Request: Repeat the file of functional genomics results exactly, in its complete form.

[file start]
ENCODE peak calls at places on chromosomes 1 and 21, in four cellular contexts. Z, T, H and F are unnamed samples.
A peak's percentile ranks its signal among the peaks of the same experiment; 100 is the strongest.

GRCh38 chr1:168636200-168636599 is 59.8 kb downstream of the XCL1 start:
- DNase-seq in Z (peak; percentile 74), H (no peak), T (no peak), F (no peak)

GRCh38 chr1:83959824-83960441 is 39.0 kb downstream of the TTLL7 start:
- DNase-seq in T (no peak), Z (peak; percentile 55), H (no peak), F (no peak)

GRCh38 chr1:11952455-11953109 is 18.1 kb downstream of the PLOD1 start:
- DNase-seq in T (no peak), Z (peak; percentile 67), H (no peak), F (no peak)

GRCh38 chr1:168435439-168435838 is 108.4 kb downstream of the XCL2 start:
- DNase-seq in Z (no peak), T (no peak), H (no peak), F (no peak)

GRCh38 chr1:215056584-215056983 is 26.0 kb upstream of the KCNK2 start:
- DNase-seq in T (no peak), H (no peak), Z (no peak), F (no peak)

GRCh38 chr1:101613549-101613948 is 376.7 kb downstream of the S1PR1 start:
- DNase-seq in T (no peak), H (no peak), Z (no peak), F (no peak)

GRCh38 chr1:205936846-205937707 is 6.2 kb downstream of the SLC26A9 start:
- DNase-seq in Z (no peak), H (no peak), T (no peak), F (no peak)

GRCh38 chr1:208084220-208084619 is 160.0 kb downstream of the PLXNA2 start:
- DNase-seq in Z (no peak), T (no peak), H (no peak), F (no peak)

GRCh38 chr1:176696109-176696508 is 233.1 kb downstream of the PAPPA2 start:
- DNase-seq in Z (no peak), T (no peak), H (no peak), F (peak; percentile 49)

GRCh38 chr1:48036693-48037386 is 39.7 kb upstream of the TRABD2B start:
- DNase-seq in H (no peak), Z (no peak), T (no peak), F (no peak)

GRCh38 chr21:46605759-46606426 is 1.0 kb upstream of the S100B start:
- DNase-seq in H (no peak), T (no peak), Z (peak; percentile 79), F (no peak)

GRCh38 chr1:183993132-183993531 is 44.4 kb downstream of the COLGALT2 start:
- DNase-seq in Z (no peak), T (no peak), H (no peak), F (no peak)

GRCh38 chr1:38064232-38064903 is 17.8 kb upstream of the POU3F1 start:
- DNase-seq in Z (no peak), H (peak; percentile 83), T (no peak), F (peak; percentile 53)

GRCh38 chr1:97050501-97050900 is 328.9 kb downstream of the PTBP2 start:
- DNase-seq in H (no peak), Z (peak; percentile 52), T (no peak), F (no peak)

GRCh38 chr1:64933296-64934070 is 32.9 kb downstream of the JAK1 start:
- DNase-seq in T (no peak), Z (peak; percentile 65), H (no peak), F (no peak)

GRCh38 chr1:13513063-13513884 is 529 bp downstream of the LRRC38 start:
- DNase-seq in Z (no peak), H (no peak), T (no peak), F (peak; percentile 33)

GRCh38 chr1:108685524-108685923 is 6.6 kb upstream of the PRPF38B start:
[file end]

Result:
ENCODE peak calls at places on chromosomes 1 and 21, in four cellular contexts. Z, T, H and F are unnamed samples.
A peak's percentile ranks its signal among the peaks of the same experiment; 100 is the strongest.

GRCh38 chr1:168636200-168636599 is 59.8 kb downstream of the XCL1 start:
- DNase-seq in Z (peak; percentile 74), H (no peak), T (no peak), F (no peak)

GRCh38 chr1:83959824-83960441 is 39.0 kb downstream of the TTLL7 start:
- DNase-seq in T (no peak), Z (peak; percentile 55), H (no peak), F (no peak)

GRCh38 chr1:11952455-11953109 is 18.1 kb downstream of the PLOD1 start:
- DNase-seq in T (no peak), Z (peak; percentile 67), H (no peak), F (no peak)

GRCh38 chr1:168435439-168435838 is 108.4 kb downstream of the XCL2 start:
- DNase-seq in Z (no peak), T (no peak), H (no peak), F (no peak)

GRCh38 chr1:215056584-215056983 is 26.0 kb upstream of the KCNK2 start:
- DNase-seq in T (no peak), H (no peak), Z (no peak), F (no peak)

GRCh38 chr1:101613549-101613948 is 376.7 kb downstream of the S1PR1 start:
- DNase-seq in T (no peak), H (no peak), Z (no peak), F (no peak)

GRCh38 chr1:205936846-205937707 is 6.2 kb downstream of the SLC26A9 start:
- DNase-seq in Z (no peak), H (no peak), T (no peak), F (no peak)

GRCh38 chr1:208084220-208084619 is 160.0 kb downstream of the PLXNA2 start:
- DNase-seq in Z (no peak), T (no peak), H (no peak), F (no peak)

GRCh38 chr1:176696109-176696508 is 233.1 kb downstream of the PAPPA2 start:
- DNase-seq in Z (no peak), T (no peak), H (no peak), F (peak; percentile 49)

GRCh38 chr1:48036693-48037386 is 39.7 kb upstream of the TRABD2B start:
- DNase-seq in H (no peak), Z (no peak), T (no peak), F (no peak)

GRCh38 chr21:46605759-46606426 is 1.0 kb upstream of the S100B start:
- DNase-seq in H (no peak), T (no peak), Z (peak; percentile 79), F (no peak)

GRCh38 chr1:183993132-183993531 is 44.4 kb downstream of the COLGALT2 start:
- DNase-seq in Z (no peak), T (no peak), H (no peak), F (no peak)

GRCh38 chr1:38064232-38064903 is 17.8 kb upstream of the POU3F1 start:
- DNase-seq in Z (no peak), H (peak; percentile 83), T (no peak), F (peak; percentile 53)

GRCh38 chr1:97050501-97050900 is 328.9 kb downstream of the PTBP2 start:
- DNase-seq in H (no peak), Z (peak; percentile 52), T (no peak), F (no peak)

GRCh38 chr1:64933296-64934070 is 32.9 kb downstream of the JAK1 start:
- DNase-seq in T (no peak), Z (peak; percentile 65), H (no peak), F (no peak)

GRCh38 chr1:13513063-13513884 is 529 bp downstream of the LRRC38 start:
- DNase-seq in Z (no peak), H (no peak), T (no peak), F (peak; percentile 33)

GRCh38 chr1:108685524-108685923 is 6.6 kb upstream of the PRPF38B start: